The Putin Touch
by staff report WSJ via reed - Wall Street Journal Tuesday, Oct 16 2007, 12:57pm
Mr. Putin's message to Condoleezza Rice and Bob Gates: "Of course, we can some time in the future decide that some anti-missile defense should be established somewhere on the moon," said Mr. Putin, with more sarcasm than wit.
Go home, Condi!
Vladimir Putin paid Mahmoud Ahmadinejad a visit yesterday, the first Russian leader to hit Tehran since Joseph Stalin in 1943. But let's not get too carried away by the comparison.
More telling was the contrast, in both substance and atmospherics, between the Russian president's meeting with his Iranian counterpart and his talks this past weekend with the U.S. Secretaries of State and Defense. In Iran, Mr. Putin pledged that he would not "renounce our obligations" regarding a nuclear power plant Russia is building in the Iranian port city of Bushehr. He insisted that Iran's "main objectives" in seeking nuclear technology "are peaceful." And he underscored Russia's burgeoning economic ties with the Islamic Republic, which "has already reached $2 billion."
Anyone harboring illusions that Russia can be brought aboard for a tougher round of U.N. sanctions against Iran might want to read these statements twice. Similarly, anyone who thought Russia could be won over to the deployment of a limited U.S. missile defense system in Poland and the Czech Republic should have paid closer attention to Mr. Putin's message to Condoleezza Rice and Bob Gates: "Of course, we can some time in the future decide that some anti-missile defense should be established somewhere on the moon," said Mr. Putin, with more sarcasm than wit. He offered this observation after keeping his American guests cooling their heels for 40 minutes, a tactic that recalls the habits of the late Syrian strongman Hafez Assad.
Mr. Putin's claim that the deployment of 10 interceptors poses a threat to his country's nuclear deterrence is almost as preposterous as his claim that Iran's nuclear program poses no threat. Or rather, it would be preposterous if his opposition to this modest U.S. defense initiative wasn't Mr. Putin's entire point. In his smiles yesterday with Mr. Ahmadinejad, as in his scowling at Ms. Rice and Mr. Gates, one sees the future of Russian foreign policy -- and it is beginning to look a lot like its 20th-century past.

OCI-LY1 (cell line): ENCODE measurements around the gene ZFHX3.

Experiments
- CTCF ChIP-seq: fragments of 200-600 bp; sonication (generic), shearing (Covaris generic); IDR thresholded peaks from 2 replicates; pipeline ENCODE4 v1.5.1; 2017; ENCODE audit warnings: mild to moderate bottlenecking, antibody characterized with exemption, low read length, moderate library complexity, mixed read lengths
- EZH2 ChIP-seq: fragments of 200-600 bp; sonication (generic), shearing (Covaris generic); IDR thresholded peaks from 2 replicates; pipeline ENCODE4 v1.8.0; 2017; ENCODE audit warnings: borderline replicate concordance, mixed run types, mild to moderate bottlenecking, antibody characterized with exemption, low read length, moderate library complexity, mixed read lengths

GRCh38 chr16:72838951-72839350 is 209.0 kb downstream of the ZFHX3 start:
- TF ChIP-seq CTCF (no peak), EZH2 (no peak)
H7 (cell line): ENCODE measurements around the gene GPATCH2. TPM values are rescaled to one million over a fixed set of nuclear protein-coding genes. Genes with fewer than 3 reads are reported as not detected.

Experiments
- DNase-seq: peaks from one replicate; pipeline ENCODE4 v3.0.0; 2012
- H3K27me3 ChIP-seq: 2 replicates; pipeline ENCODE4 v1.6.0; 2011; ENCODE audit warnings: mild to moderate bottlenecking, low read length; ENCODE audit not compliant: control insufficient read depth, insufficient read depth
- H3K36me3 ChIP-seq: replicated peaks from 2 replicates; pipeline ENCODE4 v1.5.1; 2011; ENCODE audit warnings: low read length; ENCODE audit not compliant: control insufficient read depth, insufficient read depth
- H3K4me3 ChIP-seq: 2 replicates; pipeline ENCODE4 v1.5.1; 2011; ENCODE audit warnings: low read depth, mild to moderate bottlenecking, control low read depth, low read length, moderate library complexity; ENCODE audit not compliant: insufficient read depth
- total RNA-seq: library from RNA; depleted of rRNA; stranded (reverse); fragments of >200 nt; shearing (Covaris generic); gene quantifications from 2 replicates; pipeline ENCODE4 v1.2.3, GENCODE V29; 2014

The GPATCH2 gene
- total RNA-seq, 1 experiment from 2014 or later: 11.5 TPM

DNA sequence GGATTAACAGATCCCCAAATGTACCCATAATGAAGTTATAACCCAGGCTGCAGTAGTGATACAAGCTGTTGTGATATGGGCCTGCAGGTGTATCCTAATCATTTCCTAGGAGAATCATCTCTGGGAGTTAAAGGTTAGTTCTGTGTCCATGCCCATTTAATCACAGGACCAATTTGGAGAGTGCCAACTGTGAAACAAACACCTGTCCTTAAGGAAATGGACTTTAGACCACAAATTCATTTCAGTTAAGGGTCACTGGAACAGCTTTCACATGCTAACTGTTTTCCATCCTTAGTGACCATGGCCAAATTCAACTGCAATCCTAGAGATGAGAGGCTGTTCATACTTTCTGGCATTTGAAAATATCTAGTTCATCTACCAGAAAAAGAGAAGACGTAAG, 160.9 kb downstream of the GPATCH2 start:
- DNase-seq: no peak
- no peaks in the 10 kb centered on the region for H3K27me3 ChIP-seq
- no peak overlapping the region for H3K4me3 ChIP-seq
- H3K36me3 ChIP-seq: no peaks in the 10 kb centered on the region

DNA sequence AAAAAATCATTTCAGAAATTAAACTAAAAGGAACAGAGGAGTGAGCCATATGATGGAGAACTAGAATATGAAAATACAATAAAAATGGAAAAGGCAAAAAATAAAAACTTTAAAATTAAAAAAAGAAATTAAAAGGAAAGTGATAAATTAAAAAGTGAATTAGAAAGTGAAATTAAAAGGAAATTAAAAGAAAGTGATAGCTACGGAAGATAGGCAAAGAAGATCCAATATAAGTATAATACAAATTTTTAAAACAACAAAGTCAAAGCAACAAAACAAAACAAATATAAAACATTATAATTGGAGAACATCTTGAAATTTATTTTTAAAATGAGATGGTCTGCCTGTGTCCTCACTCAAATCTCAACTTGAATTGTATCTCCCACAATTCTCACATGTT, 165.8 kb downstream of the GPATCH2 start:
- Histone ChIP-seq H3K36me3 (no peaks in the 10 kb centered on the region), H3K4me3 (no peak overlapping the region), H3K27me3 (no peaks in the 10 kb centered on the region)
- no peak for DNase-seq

© 2007 Dow Jones & Company Inc.
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Putin, Caspian allies say no to [U.S.] military
by staff report UPI via rialator - United Press International Tuesday, Oct 16 2007, 1:09pm
TEHRAN, Oct. 16 (UPI) -- Five Caspian Sea countries declared Tuesday in Tehran that none would allow their territories to be used for launching military strikes against the others.
“We should not even think of making use of force in this region,” Russian President Vladimir Putin said during the summit in Tehran.
Putin met with Iranian President Mahmoud Ahmadinejad and participated in the summit with Ahmadinejad and the presidents of energy-rich Azerbaijan, Kazakhstan and Turkmenistan.
Putin’s comments decrying military force in the region and the declaration come as France and the United States have refused to rule out military action to halt Iran’s nuclear energy program, The New York Times said. Iran says its program is for peaceful purposes but France and the United States think it is a cover for the development of nuclear weapons.
“Not only should we reject the use of force but also the mention of force as a possibility,” Putin said. “We must not submit to other states in the case of aggression or some other kind of military action directed against one of the Caspian countries.”
At the United Nations, Russia blocked a third set of sanctions designed to urge Iran to abandon its uranium enrichment programs.
© 2007 United Press International
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